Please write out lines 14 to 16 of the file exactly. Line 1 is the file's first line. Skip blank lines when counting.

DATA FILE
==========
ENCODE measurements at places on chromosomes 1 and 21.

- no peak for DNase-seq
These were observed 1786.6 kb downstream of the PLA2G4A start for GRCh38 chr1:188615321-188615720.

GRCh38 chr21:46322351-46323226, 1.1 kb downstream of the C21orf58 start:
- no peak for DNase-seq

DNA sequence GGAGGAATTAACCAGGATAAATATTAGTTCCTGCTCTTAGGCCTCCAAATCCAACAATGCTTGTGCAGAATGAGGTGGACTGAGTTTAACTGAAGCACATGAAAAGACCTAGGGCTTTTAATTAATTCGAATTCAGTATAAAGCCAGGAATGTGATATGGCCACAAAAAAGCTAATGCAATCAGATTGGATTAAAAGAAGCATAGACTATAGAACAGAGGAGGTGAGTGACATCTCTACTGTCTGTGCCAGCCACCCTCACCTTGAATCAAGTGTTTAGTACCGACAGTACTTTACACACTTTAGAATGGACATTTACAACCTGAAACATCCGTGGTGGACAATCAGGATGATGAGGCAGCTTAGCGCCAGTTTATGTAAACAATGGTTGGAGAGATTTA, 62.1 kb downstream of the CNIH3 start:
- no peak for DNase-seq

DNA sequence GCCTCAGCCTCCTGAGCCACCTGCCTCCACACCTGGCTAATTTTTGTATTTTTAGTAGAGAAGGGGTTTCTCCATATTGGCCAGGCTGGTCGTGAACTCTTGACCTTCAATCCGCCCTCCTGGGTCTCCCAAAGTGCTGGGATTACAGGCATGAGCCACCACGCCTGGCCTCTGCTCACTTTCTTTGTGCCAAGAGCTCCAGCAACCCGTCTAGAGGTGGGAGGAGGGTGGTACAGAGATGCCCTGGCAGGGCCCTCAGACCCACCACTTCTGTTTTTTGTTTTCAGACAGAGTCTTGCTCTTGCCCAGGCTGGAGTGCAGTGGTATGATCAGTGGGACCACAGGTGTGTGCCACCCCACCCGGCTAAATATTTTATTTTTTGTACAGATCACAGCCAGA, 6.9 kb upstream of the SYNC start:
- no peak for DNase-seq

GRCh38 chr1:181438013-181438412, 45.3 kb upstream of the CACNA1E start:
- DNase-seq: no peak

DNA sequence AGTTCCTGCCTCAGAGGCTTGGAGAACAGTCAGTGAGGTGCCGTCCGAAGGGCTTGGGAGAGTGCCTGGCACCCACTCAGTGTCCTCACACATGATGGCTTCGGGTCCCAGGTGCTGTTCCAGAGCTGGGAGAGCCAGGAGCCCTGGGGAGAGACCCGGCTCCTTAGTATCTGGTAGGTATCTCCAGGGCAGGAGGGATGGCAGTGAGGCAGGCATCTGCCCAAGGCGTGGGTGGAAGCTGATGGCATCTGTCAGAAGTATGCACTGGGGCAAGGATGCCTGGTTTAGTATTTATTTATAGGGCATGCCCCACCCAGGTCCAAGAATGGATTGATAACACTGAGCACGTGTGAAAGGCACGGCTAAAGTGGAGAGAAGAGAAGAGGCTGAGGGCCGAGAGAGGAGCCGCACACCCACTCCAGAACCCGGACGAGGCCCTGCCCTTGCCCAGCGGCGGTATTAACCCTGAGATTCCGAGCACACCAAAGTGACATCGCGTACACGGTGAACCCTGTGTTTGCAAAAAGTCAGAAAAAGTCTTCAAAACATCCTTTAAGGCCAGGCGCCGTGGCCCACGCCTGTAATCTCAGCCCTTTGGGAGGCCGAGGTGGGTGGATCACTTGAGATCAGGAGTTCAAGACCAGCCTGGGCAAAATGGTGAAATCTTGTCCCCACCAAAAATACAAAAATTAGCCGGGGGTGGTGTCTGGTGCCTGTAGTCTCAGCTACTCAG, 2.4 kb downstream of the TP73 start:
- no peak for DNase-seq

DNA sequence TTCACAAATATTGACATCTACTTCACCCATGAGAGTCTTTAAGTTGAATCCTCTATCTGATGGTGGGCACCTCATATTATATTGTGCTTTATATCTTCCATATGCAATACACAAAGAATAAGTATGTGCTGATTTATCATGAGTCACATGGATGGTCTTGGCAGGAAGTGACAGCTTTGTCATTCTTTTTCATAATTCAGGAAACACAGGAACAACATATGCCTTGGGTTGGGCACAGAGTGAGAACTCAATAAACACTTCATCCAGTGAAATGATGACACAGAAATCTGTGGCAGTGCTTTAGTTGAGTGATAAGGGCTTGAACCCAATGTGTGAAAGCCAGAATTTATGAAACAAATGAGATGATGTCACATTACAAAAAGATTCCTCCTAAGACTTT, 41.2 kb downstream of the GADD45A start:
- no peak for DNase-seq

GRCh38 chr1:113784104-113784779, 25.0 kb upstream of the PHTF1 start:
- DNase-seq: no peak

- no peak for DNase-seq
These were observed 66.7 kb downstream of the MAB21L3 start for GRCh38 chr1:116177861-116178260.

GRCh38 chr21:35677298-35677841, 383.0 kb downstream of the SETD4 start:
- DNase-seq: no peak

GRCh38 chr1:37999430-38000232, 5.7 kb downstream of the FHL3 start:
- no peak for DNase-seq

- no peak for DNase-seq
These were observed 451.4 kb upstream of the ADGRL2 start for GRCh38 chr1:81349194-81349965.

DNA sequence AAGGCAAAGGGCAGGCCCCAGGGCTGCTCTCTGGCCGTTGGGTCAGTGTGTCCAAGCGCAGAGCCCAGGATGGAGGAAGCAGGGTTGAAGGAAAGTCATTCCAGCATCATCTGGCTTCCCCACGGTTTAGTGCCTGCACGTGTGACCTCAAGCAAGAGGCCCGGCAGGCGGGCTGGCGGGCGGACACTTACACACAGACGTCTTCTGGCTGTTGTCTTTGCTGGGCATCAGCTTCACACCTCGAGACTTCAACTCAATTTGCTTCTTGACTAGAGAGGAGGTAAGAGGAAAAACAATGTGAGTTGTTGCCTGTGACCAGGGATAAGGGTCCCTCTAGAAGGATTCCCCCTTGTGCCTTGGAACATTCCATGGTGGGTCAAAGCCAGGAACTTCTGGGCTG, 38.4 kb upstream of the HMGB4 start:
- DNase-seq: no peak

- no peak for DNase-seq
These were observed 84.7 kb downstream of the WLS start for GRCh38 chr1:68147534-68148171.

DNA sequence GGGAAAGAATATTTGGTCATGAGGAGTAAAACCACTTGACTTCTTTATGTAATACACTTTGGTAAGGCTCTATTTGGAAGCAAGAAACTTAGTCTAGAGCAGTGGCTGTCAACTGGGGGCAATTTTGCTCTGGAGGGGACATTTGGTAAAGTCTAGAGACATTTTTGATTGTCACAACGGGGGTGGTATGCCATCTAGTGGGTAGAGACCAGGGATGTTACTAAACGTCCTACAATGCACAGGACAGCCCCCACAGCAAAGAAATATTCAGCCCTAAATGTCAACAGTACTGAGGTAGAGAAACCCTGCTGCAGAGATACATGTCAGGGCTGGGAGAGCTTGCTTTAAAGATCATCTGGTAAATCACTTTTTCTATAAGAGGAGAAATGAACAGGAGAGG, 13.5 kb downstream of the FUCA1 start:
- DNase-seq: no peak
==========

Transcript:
DNA sequence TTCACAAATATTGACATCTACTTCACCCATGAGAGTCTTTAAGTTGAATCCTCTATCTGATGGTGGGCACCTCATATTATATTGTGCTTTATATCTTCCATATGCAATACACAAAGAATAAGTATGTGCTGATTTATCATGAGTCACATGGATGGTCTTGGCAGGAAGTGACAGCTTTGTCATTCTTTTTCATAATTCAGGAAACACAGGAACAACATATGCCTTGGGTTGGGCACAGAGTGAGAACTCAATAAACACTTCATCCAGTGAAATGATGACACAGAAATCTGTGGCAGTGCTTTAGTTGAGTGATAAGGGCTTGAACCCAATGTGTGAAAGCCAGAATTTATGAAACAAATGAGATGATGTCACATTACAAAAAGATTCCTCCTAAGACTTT, 41.2 kb downstream of the GADD45A start:
- no peak for DNase-seq

GRCh38 chr1:113784104-113784779, 25.0 kb upstream of the PHTF1 start: